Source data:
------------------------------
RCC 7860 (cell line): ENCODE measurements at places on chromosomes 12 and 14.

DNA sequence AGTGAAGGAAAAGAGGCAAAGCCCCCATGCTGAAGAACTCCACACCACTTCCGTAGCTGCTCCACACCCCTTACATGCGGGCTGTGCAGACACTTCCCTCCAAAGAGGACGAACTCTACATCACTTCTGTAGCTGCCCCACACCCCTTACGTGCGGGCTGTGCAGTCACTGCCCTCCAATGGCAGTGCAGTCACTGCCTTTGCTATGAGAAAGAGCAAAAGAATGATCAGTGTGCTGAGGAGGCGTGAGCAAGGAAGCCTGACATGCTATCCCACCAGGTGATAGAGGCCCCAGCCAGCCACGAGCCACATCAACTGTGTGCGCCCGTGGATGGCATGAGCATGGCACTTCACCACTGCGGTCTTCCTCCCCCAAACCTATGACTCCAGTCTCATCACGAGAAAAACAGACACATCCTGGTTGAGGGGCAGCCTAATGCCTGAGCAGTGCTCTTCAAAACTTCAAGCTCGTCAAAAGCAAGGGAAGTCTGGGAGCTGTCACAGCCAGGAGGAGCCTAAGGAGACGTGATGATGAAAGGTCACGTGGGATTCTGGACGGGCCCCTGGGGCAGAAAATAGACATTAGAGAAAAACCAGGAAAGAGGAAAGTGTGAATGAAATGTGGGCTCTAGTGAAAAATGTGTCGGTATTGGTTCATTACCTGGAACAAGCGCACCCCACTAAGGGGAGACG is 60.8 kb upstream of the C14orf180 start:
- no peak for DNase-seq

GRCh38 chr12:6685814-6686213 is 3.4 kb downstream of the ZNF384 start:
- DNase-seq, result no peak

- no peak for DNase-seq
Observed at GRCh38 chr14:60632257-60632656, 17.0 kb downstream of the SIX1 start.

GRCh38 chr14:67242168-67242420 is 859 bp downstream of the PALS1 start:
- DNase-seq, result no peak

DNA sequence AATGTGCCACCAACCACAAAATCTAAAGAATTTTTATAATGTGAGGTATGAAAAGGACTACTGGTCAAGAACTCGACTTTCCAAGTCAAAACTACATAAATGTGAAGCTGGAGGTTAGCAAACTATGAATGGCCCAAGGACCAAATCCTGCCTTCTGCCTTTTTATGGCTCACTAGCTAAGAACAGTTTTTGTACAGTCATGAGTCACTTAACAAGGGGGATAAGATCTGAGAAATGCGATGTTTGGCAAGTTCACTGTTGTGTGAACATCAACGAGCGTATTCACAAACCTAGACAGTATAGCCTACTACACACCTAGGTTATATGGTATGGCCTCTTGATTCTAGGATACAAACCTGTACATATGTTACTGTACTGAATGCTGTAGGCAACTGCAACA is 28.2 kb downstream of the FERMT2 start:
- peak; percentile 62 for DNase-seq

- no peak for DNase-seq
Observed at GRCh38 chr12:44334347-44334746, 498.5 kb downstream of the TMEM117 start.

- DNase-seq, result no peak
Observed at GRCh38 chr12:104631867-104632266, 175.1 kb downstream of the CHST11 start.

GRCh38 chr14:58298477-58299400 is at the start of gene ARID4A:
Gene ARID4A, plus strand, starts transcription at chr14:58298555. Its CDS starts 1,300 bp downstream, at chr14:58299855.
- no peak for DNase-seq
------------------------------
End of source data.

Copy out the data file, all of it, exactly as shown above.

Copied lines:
RCC 7860 (cell line): ENCODE measurements at places on chromosomes 12 and 14.

DNA sequence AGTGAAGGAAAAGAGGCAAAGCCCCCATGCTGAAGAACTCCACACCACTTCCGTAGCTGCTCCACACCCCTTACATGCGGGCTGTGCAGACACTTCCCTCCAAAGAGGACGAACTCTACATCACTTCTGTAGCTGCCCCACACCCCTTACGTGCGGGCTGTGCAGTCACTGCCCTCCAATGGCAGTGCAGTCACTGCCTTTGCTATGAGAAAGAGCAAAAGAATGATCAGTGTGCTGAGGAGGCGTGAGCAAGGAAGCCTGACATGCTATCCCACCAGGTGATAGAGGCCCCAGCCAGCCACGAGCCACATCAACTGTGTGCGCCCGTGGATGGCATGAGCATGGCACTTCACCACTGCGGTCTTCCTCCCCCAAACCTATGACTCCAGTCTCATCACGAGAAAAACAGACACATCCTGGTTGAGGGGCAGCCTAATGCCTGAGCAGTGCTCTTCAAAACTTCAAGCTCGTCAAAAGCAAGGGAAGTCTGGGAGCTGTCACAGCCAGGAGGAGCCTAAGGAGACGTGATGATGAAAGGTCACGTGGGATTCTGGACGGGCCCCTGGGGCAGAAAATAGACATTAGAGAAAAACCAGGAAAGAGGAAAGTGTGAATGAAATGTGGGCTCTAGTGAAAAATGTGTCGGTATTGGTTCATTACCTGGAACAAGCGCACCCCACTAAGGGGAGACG is 60.8 kb upstream of the C14orf180 start:
- no peak for DNase-seq

GRCh38 chr12:6685814-6686213 is 3.4 kb downstream of the ZNF384 start:
- DNase-seq, result no peak

- no peak for DNase-seq
Observed at GRCh38 chr14:60632257-60632656, 17.0 kb downstream of the SIX1 start.

GRCh38 chr14:67242168-67242420 is 859 bp downstream of the PALS1 start:
- DNase-seq, result no peak

DNA sequence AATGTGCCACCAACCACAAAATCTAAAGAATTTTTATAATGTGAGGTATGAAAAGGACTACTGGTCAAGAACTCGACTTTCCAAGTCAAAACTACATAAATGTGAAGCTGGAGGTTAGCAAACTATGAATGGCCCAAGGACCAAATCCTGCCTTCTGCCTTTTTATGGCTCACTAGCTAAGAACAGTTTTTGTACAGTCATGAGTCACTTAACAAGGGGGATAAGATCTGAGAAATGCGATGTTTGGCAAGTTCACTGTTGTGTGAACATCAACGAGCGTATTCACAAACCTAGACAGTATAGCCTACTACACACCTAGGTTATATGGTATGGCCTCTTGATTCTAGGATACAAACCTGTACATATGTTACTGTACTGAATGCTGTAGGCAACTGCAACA is 28.2 kb downstream of the FERMT2 start:
- peak; percentile 62 for DNase-seq

- no peak for DNase-seq
Observed at GRCh38 chr12:44334347-44334746, 498.5 kb downstream of the TMEM117 start.

- DNase-seq, result no peak
Observed at GRCh38 chr12:104631867-104632266, 175.1 kb downstream of the CHST11 start.

GRCh38 chr14:58298477-58299400 is at the start of gene ARID4A:
Gene ARID4A, plus strand, starts transcription at chr14:58298555. Its CDS starts 1,300 bp downstream, at chr14:58299855.
- no peak for DNase-seq